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What should you never clean with vinegar

The natural cleaner can actually do serious damage to appliances and other household items:

Clothes Iron

Never add vinegar to the tank; it could permanently damage the inside of the appliance. Most steam irons have a protective coating inside the chamber, but acid can eat away at the lining, and then the metal parts are next.


If you want to keep your stone countertops looking beautiful, don’t reach for vinegar. The acid etches and dulls natural stone such as marble and limestone. It can make them lose their shine, which Sansoni likens to scarring. With other durable stones, such as granite, vinegar can break down any sealers that have been applied.


You may have heard that running a dishwasher with a bowl of vinegar in it will help get rid of hard-water film and lingering odors. Some people even use vinegar as a rinse aid. Vinegar is ineffective at getting rid of water spots, and some dishwasher manufacturers warn that the acetic acid can eat away at the rubber parts in the appliance.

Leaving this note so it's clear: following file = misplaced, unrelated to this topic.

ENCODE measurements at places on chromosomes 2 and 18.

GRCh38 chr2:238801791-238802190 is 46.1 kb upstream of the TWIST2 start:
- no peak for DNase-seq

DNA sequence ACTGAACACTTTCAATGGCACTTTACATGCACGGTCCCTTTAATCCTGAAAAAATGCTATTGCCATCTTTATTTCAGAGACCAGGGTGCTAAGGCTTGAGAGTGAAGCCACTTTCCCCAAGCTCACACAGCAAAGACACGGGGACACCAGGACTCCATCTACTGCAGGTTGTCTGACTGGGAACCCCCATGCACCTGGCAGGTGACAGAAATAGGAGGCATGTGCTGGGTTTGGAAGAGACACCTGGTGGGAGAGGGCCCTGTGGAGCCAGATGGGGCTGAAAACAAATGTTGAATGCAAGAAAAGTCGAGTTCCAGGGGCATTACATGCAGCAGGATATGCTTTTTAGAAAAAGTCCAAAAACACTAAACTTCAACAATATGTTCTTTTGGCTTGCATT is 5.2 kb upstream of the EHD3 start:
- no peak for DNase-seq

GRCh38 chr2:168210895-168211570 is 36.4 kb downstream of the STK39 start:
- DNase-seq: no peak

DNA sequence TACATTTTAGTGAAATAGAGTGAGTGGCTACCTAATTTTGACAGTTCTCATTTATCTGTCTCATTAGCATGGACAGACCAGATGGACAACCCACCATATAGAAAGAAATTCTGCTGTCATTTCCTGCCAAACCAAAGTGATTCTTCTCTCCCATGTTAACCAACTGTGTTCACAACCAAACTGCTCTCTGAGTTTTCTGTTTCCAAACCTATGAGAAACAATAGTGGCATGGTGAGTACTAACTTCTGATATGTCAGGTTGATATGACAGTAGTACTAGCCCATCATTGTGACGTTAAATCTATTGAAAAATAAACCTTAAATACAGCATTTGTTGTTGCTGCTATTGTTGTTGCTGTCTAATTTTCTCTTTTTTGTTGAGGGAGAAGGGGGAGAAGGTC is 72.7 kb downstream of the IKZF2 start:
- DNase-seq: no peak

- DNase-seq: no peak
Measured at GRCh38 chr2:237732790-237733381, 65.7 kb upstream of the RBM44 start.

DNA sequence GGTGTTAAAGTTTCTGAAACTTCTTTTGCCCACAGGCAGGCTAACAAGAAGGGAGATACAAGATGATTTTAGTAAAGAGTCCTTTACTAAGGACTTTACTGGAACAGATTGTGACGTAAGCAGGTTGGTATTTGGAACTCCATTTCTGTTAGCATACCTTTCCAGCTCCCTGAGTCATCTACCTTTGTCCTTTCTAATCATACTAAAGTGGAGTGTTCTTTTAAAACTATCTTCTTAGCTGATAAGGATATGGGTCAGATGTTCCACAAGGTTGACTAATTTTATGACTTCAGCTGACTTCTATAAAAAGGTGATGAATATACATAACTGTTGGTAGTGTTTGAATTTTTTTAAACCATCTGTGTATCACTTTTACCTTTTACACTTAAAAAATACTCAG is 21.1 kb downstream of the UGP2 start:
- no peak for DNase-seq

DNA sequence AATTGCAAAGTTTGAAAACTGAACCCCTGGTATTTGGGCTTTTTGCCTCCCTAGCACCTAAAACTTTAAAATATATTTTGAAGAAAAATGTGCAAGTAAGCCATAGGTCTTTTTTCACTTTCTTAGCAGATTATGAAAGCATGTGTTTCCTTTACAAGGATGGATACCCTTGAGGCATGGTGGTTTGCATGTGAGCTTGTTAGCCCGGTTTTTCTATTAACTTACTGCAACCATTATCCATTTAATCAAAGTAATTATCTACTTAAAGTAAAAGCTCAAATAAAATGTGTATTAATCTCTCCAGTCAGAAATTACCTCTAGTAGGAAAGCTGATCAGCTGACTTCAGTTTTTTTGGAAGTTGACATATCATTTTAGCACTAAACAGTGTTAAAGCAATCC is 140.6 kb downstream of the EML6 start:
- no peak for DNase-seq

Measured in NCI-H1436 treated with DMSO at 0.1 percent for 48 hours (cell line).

Electronic Screens

When mixed with the right ratio of water, vinegar can be great at leaving windows streak-free. But never use it on an electronic screen like that on your computer, smartphone, tablet, or TV. "Vinegar can damage a screen's anti-glare properties and even make a touch screen less responsive.

Flooring Diluted vinegar can dissolve the finish that protects the wood and leave it looking cloudy, dull, or scratched. (The same goes for wood furniture.)


You want to keep vinegar away from some grades of stainless steel. Tools with exposed edges, like kitchen knives, are especially vulnerable. Vinegar can damage the finish on knives and leave the edge pitted.

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